Do not rule out the AGM batteries. Lifeline AGMs do not need to be vented to the outside and they can be mounted on their sides inside the trailer. You get a lot of capacity per battery and a 7 to 10 year life if you take care of them. They weigh more to get capacity (all lead acid batteries do) and they are more expensive than standard deep cycle batteries, but they are a lot less expensive than lithium (at least upfront cost). Take a look at the Lifeline web site at http://lifelinebatteries.com/products/rv-batteries/. You could put in a 12v system or 6v system. Two GPL 4CT would give you a 110 AHr capacity at 50% discharge at a cost of less than $600 delivered to your house. There are a lot of other alternatives.

Good shopping!
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Old 07-05-2017, 02:07 PM   #9
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Hi

Any lead acid battery, AGM or flooded *can* produce hydrogen gas when over charged. The only question is how much of an overcharge it takes to get there. The "do not require ventilation" statements on AGM's are always followed by a note buried somewhere about "normal operation". Best practice is still to vent them. That way in the case of a problem, you don't create an even bigger problem. RV fires are a really bad thing ....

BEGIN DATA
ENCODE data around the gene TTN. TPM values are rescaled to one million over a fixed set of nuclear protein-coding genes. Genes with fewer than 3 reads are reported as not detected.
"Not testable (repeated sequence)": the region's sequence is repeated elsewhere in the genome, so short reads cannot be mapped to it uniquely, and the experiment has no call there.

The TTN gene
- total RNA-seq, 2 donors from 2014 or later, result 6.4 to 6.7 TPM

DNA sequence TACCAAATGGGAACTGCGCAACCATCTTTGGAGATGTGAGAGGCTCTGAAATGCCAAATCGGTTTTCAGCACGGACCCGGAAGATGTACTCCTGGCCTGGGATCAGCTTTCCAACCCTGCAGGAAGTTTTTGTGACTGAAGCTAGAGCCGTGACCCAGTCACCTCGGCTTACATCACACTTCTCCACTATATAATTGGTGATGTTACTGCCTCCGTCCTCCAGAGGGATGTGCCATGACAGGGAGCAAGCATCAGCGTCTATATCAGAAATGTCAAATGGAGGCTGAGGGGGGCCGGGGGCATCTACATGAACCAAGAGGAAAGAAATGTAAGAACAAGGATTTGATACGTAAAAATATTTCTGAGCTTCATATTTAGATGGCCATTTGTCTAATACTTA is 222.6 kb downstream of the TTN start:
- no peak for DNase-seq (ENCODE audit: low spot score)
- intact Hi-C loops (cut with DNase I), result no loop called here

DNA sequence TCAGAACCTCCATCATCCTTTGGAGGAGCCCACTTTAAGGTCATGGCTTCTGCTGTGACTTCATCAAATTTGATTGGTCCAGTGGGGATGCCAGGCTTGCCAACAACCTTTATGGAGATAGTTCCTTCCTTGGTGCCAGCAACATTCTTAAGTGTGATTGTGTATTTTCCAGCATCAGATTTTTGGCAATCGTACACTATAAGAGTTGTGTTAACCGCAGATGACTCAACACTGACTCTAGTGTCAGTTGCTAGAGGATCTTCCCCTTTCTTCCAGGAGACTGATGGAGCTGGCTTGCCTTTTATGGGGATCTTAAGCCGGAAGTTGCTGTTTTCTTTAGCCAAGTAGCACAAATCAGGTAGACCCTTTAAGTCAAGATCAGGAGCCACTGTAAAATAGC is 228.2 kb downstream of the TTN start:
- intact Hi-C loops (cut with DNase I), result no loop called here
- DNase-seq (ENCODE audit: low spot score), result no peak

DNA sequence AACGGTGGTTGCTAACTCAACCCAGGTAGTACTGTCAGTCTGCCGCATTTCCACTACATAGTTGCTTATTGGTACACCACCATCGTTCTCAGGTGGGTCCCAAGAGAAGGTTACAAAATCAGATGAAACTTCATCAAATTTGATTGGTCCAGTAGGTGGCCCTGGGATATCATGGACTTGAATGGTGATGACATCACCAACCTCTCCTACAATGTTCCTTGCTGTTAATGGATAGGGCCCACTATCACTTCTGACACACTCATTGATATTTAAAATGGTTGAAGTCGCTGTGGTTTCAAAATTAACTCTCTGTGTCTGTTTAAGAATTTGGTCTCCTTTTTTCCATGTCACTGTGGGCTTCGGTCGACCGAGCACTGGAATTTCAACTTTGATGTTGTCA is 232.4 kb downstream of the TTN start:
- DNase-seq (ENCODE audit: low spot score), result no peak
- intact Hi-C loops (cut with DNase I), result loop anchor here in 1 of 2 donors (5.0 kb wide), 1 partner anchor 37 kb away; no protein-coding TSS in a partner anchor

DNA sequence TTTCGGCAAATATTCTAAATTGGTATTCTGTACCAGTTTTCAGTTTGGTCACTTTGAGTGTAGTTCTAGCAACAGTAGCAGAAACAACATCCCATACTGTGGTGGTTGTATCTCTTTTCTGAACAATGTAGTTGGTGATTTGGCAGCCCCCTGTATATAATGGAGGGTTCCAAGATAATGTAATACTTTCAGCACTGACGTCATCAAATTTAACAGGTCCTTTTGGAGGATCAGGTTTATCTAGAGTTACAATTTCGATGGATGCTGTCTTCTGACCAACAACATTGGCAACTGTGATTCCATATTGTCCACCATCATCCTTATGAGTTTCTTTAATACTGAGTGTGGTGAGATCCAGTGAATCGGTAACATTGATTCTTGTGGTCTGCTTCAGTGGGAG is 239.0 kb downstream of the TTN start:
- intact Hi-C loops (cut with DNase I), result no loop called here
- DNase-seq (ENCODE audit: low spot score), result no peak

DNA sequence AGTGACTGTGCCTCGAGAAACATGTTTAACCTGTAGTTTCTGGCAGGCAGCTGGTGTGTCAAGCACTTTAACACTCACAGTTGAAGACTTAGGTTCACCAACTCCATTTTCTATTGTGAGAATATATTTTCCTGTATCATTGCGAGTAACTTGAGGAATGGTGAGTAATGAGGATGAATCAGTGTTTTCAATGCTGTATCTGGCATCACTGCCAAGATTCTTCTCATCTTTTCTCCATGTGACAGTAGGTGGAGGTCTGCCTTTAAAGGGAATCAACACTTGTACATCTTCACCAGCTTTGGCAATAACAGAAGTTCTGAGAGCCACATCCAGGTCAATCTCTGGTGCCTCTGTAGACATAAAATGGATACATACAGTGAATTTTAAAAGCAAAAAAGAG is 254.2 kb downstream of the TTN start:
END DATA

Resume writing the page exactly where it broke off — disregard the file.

One of many references on AGM's in enclosed spaces:

http://www.boats.com/how-to/sealed-b.../#.WV1FccaZPMU

Google canl come up with a lot of others.

Bob
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Old 07-05-2017, 03:32 PM   #10
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Hi Bob,

Per Lifeline, you do not want to mount their batteries in a “sealed” container, but they only require minimal venting so hydrogen gas does not build up.

Per your article (link), “The good news here is that hydrogen mixes with air very readily and so not too much ventilation is required.”

Lifeline – “Both AGM and Gel batteries utilize oxygen recombination and pressure relief valves to minimize water loss and allow maintenance-free operation. That is where the similarities end. AGM batteries have the advantage of being mountable in any orientation without capacity loss, have lower internal impedance to support high load currents, and have better capacity at lower temperatures.”

Lifeline - “Do not install Lifeline® AGM batteries in a sealed container or enclosure. During storage, charging, or discharging hydrogen gas can be released and must be ventilated to prevent the possibility of ignition and/or explosion.”